So, while agreeing with TheDaveRoss on trying to find some common formats, I'm completey at odds so far as critieria for inclusion are concerned. Doesn't need to stop us working together on what we agree on though.--Richardb 03:50, 4 June 2006 (UTC)

From my point of view, a dictionary is for what words mean, a thesaurus is for how words relate. If you want a new speaker to be able to understand the meaning of what they come across then lobby for inclusion in the main dictionary. Lists of synonyms aren't what I think this should be about. It seems very incongruous to the nature of a thesaurus to try and use it as a dictionary for the less "accepatable" terms that got rejected from the main dictionary.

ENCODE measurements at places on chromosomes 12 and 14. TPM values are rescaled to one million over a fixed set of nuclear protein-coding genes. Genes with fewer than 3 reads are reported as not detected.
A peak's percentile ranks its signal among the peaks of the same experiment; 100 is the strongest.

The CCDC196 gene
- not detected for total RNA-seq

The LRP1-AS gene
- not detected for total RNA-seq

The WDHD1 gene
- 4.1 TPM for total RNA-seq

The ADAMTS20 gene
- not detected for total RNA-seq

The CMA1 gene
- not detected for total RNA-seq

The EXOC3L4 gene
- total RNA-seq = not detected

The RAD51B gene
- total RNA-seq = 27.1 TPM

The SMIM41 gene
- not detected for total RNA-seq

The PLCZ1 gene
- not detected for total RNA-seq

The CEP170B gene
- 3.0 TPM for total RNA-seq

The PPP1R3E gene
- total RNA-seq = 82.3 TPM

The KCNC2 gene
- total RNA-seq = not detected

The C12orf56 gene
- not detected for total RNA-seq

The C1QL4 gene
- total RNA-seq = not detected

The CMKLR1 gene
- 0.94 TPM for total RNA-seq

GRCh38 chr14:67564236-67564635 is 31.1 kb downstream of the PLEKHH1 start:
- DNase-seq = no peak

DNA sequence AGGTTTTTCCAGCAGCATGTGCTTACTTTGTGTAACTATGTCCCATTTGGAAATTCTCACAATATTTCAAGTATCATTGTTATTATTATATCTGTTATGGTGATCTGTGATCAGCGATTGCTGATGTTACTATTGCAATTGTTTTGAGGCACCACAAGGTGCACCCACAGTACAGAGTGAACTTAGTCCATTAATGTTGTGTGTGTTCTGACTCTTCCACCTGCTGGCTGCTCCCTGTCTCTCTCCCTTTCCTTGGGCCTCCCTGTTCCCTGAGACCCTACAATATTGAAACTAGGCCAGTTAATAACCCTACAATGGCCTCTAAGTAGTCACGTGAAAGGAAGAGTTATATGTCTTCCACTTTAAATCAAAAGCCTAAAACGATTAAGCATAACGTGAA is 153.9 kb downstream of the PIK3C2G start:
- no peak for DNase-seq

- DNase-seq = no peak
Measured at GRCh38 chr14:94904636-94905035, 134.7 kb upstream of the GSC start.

I don't think that the vision I have for WS is one that would only be useful to writers, I think it will be useful to a wide variety of people, from someone in search of a synonym to someone who wants a full set of semantic relations and beyond, the writers and so forth. I think that we should have what every thesaurus out there has and more, we can fit it all and we can make the layout and the hyperlink system work for us, why not.
As for the 99% which is a great place to start: I would like to see the articles populated with more of the standard fare, the stuff that everyone in the known universe agrees is a word in the English language. This is of course not a good standard, but since I am one of the few people who are adding anything to WS at present, I get to pick and choose :)